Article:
Posner On Copyright: 10 Cases To Remember

When Judge Richard Allen Posner abruptly retired from the Seventh Circuit Court of Appeals last month, we were so caught off guard that it took a few weeks to get our tribute machine up and running.  Why a tribute to Posner on the Trademark and Copyright Law Blog?  Well, among the many legal areas profoundly influenced by this prolific jurist and author (the list of areas he did not affect would almost certainly be shorter),… More

I Subscribed to What? What Online Subscription-Based Marketers Need To Tell Their Consumers

I am certainly not the only person who has been lured into purchasing a too-good-to-be-true, deeply discounted product online, only to learn that what I actually purchased was a subscription to buy more stuff.  Kate Hudson’s athletic wear company Fabletics hooked me about a year ago when I saw a cute workout outfit advertised on social media for only $25.00.  I purchased the outfit on Fabletics’ website,… More

The FTC, Like, Revises Its Social Media Endorsement Guides, Bruh!

This month, the Federal Trade Commission (“FTC”) issued a revised version of “Endorsement Guides: What People Are Asking,” a series of questions and answers pertaining to the conduct of “influencers,” that is, anyone who endorses a product or service. The basic premise of the Endorsement Guides is that, if there exists a material connection between the influencer who is endorsing the product and the company that is marketing the product (e.g.,… More

. . . And Your Name Is? Court Orders Anonymous Parallel Importer To Reveal Itself In “Lever Rule” Trademark Challenge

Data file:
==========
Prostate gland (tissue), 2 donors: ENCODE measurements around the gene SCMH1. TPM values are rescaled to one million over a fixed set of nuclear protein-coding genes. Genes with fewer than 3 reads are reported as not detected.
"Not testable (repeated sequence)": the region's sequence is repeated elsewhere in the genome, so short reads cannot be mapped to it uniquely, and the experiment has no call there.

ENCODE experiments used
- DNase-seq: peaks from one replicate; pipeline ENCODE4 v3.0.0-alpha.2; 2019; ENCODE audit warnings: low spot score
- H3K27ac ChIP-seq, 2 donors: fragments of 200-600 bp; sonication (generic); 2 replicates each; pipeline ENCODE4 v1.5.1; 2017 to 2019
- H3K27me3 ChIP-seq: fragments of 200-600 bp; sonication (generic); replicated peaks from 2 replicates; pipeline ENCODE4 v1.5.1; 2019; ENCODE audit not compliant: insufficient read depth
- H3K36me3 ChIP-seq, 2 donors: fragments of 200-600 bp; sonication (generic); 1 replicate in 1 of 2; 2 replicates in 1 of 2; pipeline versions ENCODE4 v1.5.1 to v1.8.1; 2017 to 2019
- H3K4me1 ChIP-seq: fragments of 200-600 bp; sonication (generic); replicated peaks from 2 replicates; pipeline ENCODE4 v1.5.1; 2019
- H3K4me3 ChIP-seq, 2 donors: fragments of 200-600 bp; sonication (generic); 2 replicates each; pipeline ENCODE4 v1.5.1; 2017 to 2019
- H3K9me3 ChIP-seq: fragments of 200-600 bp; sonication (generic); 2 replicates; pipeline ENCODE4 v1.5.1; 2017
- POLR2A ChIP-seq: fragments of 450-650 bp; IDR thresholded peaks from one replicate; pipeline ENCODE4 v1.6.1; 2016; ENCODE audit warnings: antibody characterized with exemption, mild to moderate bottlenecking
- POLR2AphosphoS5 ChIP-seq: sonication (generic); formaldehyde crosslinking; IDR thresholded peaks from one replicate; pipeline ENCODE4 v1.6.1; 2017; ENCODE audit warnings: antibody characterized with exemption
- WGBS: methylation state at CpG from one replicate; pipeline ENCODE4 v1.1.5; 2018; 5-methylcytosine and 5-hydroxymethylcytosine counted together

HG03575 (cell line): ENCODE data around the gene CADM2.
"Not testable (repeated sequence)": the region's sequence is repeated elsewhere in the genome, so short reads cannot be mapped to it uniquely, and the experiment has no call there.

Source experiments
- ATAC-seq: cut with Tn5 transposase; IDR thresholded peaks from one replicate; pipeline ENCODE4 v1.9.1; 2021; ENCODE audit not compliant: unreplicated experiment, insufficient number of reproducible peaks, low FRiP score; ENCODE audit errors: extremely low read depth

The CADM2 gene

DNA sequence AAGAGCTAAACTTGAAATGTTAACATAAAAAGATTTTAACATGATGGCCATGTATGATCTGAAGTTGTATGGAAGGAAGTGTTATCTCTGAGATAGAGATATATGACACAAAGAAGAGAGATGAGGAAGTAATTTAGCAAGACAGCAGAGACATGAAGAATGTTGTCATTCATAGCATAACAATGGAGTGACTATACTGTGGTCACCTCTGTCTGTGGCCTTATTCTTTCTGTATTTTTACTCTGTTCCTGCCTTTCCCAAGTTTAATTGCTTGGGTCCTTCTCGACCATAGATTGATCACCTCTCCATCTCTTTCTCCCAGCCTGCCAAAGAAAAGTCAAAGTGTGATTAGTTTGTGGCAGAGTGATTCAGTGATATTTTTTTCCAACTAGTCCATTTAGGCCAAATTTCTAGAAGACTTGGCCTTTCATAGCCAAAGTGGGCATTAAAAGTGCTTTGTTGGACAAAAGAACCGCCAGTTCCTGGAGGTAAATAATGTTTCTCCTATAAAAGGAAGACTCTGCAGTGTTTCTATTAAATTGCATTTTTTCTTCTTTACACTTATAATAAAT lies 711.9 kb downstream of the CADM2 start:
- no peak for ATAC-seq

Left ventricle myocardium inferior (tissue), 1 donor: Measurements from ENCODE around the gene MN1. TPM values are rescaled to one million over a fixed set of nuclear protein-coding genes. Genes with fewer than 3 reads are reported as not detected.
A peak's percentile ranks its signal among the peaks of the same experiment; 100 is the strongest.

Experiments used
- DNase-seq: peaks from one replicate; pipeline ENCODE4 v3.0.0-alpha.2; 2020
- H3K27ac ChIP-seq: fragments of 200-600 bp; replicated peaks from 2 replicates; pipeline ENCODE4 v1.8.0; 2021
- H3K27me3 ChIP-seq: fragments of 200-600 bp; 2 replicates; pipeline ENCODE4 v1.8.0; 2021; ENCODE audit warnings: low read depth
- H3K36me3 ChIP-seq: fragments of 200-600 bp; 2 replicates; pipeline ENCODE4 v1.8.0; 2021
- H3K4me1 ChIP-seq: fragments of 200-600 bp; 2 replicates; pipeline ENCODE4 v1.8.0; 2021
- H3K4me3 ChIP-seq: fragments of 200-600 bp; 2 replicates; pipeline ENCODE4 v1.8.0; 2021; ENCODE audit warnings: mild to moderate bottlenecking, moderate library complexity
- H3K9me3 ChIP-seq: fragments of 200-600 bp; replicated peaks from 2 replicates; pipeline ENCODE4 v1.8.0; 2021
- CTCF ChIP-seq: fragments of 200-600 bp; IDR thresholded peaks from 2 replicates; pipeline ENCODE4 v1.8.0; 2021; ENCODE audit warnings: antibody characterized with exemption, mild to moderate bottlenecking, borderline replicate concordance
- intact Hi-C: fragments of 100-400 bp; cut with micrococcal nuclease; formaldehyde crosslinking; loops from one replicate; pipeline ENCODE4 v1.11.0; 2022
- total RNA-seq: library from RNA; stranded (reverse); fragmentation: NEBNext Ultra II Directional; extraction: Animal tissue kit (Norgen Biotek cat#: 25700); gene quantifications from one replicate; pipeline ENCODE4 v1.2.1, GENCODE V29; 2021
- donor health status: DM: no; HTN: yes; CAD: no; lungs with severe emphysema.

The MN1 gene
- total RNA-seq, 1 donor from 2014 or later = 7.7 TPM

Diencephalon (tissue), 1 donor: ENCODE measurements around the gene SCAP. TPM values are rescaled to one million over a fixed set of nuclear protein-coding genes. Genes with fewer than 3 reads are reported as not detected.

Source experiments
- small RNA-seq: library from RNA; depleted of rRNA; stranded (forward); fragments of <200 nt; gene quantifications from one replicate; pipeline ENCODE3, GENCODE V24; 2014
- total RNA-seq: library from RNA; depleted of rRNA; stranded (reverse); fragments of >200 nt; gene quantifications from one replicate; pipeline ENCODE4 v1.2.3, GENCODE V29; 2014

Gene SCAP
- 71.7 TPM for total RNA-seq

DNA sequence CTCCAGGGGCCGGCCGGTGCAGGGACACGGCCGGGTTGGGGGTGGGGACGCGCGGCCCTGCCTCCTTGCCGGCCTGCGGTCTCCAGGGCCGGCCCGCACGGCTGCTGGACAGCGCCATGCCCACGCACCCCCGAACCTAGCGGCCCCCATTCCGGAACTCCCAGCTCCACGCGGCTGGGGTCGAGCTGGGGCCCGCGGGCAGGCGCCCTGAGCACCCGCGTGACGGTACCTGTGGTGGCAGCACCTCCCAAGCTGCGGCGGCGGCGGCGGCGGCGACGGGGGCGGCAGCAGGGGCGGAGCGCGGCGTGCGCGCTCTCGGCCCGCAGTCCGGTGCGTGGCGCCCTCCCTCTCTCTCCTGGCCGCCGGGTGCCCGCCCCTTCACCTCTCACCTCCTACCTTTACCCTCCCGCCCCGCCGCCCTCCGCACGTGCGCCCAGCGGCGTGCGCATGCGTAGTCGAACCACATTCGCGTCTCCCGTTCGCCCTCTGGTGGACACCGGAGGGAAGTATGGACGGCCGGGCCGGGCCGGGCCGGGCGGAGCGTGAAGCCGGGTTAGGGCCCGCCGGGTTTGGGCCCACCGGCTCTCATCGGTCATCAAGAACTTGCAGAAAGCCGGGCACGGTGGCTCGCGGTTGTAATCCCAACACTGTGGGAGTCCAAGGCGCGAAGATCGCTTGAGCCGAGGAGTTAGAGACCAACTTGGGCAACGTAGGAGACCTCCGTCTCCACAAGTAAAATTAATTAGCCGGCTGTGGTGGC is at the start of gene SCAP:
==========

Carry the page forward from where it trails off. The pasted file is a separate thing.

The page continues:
We recently hosted an event at the firm where we discussed legal issues concerning parallel imports in the transportation industry, so a recent decision by the U.S. Court of International Trade discussing “Lever Rule” protection caught my attention.  To those who do not traffic in the world of parallel imports, the Lever Rule is a tool available to trademark owners to limit unauthorized imports of gray market goods bearing the owner’s mark. … More

A History Of GOLDEN GATE Trademarks For Alcoholic Beverages

In celebration of the Intellectual Property Owners Association’s Annual Meeting, currently underway in San Francisco, we offer a brief tour through some GOLDEN GATE-themed trademarks.  As a prominent feature of San Francisco’s geography, even before the iconic bridge was built, the Golden Gate is a popular theme in trademarks for local goods, both in word and image form.  For fun and focus, we have chosen to highlight GOLDEN GATE trademarks for alcoholic beverages.… More

Your Digital Millennium Copyright Registration May Be About To Expire

Last November, we wrote about the Copyright Office’s decision to ditch its paper registration system for the Digital Millennium Copyright Act (“DMCA”) safe harbor and start a new online system completely from scratch. If you have had other things on your mind since November 2016, we completely understand. However, if you run a website that hosts user content, copyright law will not understand (and you will lose DMCA safe harbor protection) unless you re-register under the new system before the end of December 2017. … More

Europe’s Answer To “I Love New York”: The Official Trademark Of Venice

This summer, I was lucky enough to vacation with family and friends in Venice, Italy.  Highlights included seeing the traditional city sights, riding around the canals in a gondola, seeing glass being blown on the Island of Murano, and eating wonderful food.  Lowlights included knocking down a stop sign with our rental car (my brother’s driving skills have sadly not improved over the years) and getting eaten alive by bugs (a theme that runs through all of my summer vacations).  … More

A Copyright Fable: Debunking The “Seven-Second Rule”